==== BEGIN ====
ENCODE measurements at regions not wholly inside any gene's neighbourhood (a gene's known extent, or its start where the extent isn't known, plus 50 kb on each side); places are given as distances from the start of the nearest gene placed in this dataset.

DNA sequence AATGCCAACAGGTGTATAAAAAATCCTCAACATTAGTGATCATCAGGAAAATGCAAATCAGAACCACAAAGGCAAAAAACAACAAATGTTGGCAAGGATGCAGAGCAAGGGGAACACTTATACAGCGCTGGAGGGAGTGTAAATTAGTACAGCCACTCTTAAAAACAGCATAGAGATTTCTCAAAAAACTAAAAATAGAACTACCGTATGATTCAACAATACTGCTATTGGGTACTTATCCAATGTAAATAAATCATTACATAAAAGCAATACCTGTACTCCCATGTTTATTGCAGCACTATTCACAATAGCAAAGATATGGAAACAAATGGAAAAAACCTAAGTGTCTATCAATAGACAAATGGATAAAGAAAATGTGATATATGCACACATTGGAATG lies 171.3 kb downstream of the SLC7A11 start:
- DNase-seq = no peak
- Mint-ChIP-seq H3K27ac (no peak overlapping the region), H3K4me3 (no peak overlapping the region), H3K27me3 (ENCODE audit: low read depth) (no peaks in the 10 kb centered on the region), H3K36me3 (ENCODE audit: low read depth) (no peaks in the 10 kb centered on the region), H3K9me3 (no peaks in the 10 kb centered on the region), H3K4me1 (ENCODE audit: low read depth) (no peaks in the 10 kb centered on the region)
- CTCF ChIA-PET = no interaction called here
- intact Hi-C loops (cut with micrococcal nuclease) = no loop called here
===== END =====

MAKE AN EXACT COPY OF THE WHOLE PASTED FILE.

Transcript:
ENCODE measurements at regions not wholly inside any gene's neighbourhood (a gene's known extent, or its start where the extent isn't known, plus 50 kb on each side); places are given as distances from the start of the nearest gene placed in this dataset.

DNA sequence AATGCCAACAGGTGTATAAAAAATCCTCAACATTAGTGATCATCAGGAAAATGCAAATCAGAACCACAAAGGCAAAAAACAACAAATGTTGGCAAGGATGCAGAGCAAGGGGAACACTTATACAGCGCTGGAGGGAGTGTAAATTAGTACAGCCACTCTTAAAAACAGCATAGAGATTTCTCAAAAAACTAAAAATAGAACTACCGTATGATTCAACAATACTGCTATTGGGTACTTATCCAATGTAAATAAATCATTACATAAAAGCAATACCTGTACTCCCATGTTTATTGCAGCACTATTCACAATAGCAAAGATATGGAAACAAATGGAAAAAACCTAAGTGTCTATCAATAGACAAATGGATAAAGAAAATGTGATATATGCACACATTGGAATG lies 171.3 kb downstream of the SLC7A11 start:
- DNase-seq = no peak
- Mint-ChIP-seq H3K27ac (no peak overlapping the region), H3K4me3 (no peak overlapping the region), H3K27me3 (ENCODE audit: low read depth) (no peaks in the 10 kb centered on the region), H3K36me3 (ENCODE audit: low read depth) (no peaks in the 10 kb centered on the region), H3K9me3 (no peaks in the 10 kb centered on the region), H3K4me1 (ENCODE audit: low read depth) (no peaks in the 10 kb centered on the region)
- CTCF ChIA-PET = no interaction called here
- intact Hi-C loops (cut with micrococcal nuclease) = no loop called here